Less than a week after Starbucks SBUX announced its ambitious “Race Together” initiative aimed at stoking dialog about the hot-button issue, the coffee company is ending a key part of the program.

As of Sunday, baristas will no longer be writing the words “Race Together” (or placing stickers) on cups they hand customers as a signal to start a chat about one of the most polarizing issues in American life, an effort meant as a centerpiece for the broader and longer term program but one widely ridiculed on social meeting after it was announced last week.

“While there has been criticism of the initiative — and I know this hasn’t been easy for any of you — let me assure you that we didn’t expect universal praise,” CEO Howard Schultz said in a letter to employees on Sunday.

Many commentators in the media and members of the public mocked the program via Twitter and Facebook, not always politely wondering whether this was the best way to debate a sensitive issue — and questioning whether this would slow service inside Starbucks’ restaurants.

The initiative followed several months of consultations with employees that started in December, as a result of protests boiling over in several U.S. cities after grand juries declined to indict white police officers in the killings of 18-year-old Michael Brown in Ferguson, Mo., and 43-year-old Eric Garner in Staten Island, N.Y.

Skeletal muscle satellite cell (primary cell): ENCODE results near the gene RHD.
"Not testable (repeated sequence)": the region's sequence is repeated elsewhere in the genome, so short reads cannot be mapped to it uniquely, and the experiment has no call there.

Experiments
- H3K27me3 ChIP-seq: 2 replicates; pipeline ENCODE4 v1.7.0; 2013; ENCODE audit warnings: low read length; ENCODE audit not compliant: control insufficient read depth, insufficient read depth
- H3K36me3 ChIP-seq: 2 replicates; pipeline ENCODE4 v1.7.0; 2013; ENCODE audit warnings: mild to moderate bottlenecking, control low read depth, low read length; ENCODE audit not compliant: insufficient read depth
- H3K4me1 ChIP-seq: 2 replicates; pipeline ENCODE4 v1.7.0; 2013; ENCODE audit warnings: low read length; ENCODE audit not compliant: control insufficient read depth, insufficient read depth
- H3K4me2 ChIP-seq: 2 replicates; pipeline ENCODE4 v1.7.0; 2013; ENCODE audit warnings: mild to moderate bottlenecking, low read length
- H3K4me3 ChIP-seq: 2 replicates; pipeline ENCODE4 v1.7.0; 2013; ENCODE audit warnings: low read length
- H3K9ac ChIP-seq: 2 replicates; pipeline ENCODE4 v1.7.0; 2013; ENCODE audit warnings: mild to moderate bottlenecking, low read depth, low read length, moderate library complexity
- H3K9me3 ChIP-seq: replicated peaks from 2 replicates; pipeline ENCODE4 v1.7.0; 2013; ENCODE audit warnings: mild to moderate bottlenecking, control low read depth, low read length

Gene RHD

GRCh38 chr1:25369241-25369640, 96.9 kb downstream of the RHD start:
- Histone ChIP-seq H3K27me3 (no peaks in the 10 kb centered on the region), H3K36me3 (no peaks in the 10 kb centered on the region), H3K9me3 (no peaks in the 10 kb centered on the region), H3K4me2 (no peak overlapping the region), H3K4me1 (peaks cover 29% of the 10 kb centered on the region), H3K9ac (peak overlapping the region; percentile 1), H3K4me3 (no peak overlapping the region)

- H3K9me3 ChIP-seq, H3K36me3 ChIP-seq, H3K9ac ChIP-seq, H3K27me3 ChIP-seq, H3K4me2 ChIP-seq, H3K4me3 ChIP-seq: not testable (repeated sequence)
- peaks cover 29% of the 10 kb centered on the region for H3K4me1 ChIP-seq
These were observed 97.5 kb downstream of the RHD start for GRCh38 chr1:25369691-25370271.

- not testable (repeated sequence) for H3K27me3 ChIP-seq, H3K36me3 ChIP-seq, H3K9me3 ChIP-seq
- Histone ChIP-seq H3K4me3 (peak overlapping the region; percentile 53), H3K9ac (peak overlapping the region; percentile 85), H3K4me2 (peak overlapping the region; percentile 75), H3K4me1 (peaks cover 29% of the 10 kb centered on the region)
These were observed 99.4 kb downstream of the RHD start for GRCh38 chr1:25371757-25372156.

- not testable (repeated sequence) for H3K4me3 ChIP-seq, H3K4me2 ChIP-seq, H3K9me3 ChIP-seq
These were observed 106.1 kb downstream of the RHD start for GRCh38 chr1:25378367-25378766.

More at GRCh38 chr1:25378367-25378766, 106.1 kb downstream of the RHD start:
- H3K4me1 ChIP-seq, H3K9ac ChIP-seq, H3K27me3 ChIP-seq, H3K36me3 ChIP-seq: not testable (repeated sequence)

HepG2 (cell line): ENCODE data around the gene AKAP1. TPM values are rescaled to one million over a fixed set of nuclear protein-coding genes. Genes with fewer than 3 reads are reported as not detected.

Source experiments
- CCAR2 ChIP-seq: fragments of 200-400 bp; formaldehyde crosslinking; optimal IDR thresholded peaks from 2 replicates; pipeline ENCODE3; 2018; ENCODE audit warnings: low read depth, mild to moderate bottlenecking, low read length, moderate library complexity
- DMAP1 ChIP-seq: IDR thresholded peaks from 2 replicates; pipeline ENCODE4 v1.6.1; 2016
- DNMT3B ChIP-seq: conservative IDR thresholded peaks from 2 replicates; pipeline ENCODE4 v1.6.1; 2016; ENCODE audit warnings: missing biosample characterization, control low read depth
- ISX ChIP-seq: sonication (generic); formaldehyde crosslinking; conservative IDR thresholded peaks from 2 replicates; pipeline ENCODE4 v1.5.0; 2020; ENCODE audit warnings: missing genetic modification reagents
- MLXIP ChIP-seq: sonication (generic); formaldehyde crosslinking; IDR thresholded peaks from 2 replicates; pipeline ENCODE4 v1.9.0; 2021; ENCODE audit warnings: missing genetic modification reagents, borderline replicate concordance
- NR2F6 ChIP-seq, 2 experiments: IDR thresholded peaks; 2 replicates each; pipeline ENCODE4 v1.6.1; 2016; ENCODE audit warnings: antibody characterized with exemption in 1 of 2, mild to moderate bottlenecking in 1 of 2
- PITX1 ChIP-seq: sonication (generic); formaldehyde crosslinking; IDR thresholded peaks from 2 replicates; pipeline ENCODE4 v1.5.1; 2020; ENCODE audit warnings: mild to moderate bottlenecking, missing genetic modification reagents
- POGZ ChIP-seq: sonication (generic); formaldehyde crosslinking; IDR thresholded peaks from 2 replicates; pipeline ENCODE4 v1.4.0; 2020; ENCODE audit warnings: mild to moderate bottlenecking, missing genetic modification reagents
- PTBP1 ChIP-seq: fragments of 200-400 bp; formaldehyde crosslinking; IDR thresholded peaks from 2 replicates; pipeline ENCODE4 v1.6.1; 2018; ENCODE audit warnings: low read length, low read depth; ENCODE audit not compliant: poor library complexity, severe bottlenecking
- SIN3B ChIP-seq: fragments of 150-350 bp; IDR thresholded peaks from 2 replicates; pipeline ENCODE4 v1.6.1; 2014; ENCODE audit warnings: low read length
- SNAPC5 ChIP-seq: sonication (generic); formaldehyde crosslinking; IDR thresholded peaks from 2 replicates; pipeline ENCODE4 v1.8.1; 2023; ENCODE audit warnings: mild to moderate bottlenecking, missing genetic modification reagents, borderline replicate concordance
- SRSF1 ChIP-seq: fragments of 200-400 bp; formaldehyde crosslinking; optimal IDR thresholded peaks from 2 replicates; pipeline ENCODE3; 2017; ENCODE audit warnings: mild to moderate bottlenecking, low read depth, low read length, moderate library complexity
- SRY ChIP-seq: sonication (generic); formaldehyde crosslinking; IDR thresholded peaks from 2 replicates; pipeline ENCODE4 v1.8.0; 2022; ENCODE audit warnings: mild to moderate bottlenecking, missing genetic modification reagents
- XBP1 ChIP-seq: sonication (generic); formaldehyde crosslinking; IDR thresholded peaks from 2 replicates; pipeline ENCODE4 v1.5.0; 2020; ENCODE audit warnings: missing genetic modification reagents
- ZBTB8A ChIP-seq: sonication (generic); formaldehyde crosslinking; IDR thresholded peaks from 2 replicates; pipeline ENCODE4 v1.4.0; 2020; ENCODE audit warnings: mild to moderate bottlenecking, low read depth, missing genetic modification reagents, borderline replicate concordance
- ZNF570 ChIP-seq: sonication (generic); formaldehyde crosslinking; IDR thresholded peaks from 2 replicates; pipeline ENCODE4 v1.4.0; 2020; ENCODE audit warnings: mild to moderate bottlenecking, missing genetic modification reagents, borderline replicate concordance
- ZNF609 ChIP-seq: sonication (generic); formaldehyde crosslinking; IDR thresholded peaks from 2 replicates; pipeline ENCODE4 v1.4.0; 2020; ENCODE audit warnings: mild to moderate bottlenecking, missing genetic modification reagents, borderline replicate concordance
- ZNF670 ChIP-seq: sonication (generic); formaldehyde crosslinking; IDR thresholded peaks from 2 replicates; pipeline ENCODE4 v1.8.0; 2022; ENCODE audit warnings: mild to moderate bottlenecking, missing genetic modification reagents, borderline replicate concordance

Schultz had met with almost 2,000 Starbucks employees since then in cities hit most directly by racial tension and anti-police brutality protests, including Oakland, St. Louis, Los Angeles, New York, Chicago, plus Seattle, where Starbucks is based.

Aware of what a powder keg the issue of race is, Starbucks baristas were under no obligation to engage with customers on the topic.

Still, Starbucks plans to continue with most aspects of the “Race Together” project. Among other efforts, Starbucks will produce three more special inserts sections with USA TODAY that it has been giving away for free in its stores since Friday. The goal, Starbucks says, is simply to foster discussion and an exchange of ideas.

“An issue as tough as racial and ethnic inequality requires risk-taking and tough-minded action. And let me reassure you that our conviction and commitment to the notion of equality and opportunity for all has never been stronger,” Schultz said in his latest note to staff.